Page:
TikTok

TikTok, the world’s most popular short video app, has denied it suffered a data breach and that its source code and user data were stolen. The denial from the company comes after several cybersecurity analysts tweeted on Monday about the app becoming a data breach victim over the weekend.

The news of the supposed hacking of TikTok first appeared on the Breach Forums message board on Friday when a hacktivist group ‘AgainstTheWest’ (ATW) claimed to have found security breaches in TikTok and WeChat.

The group published screenshots of an alleged database belonging to TikTok and WeChat, which the hacker claims had access to an Alibaba cloud instance containing data for both the app users.

The threat actor says this server contained 2.05 billion records in a massive 790GB database, which includes user data, platform statistics, software code, cookies, auth tokens, server info, and much more. The hacker also stated that it hadn’t yet decided whether to leak the data or sell it publicly. It even went on to publish links to two data samples and a video of one set of database samples.

TikTok denies AgainstTheWest’s hacking claims and said that all the allegations are false. The company also added that the source code shared on hacking forums is not a part of its platform.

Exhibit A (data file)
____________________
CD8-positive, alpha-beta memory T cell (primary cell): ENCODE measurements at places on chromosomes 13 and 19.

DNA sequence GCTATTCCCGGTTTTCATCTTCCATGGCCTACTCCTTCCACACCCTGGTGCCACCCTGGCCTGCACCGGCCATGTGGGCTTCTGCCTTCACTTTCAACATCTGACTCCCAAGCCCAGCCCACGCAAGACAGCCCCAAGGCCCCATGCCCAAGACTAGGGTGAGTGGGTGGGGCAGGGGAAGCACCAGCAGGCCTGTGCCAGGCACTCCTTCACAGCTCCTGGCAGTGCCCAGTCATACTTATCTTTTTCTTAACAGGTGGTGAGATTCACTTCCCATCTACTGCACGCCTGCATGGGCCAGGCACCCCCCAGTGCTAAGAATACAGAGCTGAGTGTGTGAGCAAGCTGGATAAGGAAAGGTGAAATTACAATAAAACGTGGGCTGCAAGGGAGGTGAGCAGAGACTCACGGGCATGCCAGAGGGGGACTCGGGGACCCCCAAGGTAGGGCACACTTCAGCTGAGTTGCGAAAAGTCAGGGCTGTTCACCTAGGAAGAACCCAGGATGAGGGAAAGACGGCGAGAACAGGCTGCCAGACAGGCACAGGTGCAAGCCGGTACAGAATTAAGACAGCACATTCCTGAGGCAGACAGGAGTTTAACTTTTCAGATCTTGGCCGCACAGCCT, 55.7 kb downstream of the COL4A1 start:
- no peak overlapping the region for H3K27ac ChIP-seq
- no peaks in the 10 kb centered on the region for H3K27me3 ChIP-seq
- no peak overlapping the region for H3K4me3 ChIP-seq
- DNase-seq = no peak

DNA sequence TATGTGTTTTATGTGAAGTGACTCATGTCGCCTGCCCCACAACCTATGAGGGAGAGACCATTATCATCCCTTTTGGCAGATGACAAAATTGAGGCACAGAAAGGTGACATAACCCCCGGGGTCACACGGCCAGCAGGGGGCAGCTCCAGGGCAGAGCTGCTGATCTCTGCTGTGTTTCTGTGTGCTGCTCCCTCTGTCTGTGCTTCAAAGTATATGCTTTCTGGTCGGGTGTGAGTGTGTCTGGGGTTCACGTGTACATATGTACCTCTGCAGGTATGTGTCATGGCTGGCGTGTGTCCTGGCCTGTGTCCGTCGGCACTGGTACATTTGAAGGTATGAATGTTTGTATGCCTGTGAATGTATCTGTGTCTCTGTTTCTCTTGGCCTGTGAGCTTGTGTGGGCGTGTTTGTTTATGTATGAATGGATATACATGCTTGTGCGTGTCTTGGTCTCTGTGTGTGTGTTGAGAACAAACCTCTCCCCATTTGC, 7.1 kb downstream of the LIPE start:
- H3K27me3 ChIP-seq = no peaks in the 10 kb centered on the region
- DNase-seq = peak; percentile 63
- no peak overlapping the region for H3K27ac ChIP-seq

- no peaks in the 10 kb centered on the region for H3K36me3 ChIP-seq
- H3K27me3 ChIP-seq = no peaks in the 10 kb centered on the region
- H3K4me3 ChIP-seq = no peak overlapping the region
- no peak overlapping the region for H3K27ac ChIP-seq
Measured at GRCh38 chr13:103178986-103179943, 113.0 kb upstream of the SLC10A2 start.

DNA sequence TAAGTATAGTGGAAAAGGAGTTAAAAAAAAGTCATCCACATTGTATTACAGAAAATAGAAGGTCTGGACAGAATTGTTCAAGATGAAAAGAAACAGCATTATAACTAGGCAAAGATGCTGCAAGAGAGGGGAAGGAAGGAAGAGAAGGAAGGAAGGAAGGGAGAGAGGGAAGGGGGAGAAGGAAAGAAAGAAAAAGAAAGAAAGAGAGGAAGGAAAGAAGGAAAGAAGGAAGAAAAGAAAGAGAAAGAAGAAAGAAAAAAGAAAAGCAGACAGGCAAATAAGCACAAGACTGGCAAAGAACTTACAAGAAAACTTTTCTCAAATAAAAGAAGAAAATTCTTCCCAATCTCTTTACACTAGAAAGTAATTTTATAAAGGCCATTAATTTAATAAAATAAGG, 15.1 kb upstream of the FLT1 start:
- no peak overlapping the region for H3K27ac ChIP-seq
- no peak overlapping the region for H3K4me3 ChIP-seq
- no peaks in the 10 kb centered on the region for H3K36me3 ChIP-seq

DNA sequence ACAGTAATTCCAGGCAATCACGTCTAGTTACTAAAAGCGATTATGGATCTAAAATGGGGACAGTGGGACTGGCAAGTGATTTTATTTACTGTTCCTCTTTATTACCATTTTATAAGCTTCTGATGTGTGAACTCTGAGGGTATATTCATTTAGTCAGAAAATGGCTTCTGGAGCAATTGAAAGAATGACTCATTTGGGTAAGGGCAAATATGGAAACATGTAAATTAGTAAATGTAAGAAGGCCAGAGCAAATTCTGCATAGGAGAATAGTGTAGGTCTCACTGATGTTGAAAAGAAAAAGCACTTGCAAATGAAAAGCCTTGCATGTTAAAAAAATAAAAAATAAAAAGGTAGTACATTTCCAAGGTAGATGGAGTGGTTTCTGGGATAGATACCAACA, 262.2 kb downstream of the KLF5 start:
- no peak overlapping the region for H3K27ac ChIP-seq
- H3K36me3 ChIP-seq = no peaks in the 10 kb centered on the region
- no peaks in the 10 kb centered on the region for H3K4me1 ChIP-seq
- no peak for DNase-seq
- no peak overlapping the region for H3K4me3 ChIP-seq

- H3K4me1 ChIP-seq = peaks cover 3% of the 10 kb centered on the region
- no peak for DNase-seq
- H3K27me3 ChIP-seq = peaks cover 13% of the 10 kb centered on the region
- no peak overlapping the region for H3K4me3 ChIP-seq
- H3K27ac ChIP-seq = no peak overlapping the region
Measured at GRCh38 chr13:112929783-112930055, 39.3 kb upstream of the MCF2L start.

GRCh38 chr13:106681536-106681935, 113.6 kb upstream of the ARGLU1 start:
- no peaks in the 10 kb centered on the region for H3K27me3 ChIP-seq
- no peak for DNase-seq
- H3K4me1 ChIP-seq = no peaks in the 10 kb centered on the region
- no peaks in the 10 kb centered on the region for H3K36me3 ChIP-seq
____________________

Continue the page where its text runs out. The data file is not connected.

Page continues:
This is an incorrect claim — our security team investigated this statement and determined that the code in question is completely unrelated to TikTok’s backend source code, which has never been merged with WeChat data,TikTok told BleepingComputer in a statement.

TikTok confirmed the presence of some data to BleepingComputer but also added that the leaked user data could not result from a direct data scraping activity of its platform, as the company has adopted adequate security measures to avoid automated scripts from collecting user information.

Troy Hunt, the creator of the HaveIBeenPwned data breach notification service, tested the leaked data and found some matches confirmed in a Twitter thread that the data breach is valid. However, he also found that some of the leaked details were already publicly available, which does not require a breach for access.

“This is so far pretty inconclusive; some data matches production info, albeit publicly accessible info. Some data is junk, but it could be non-production or test data. It’s a bit of a mixed bag so far,” Troy tweeted.

 

Similarly, Bob Diachenko, the popular data breach hunter, and his team, who examined the publicly exposed data have confirmed its authenticity, but they are unable to establish the origin.

 

Only days earlier, the Microsoft 365 Defender Research Team had revealed that they had discovered a “high-severity vulnerability” in TikTok’s Android application, which allowed attackers to hijack a user’s account with a single click. The vulnerability was already fixed by TikTok before the details were published.

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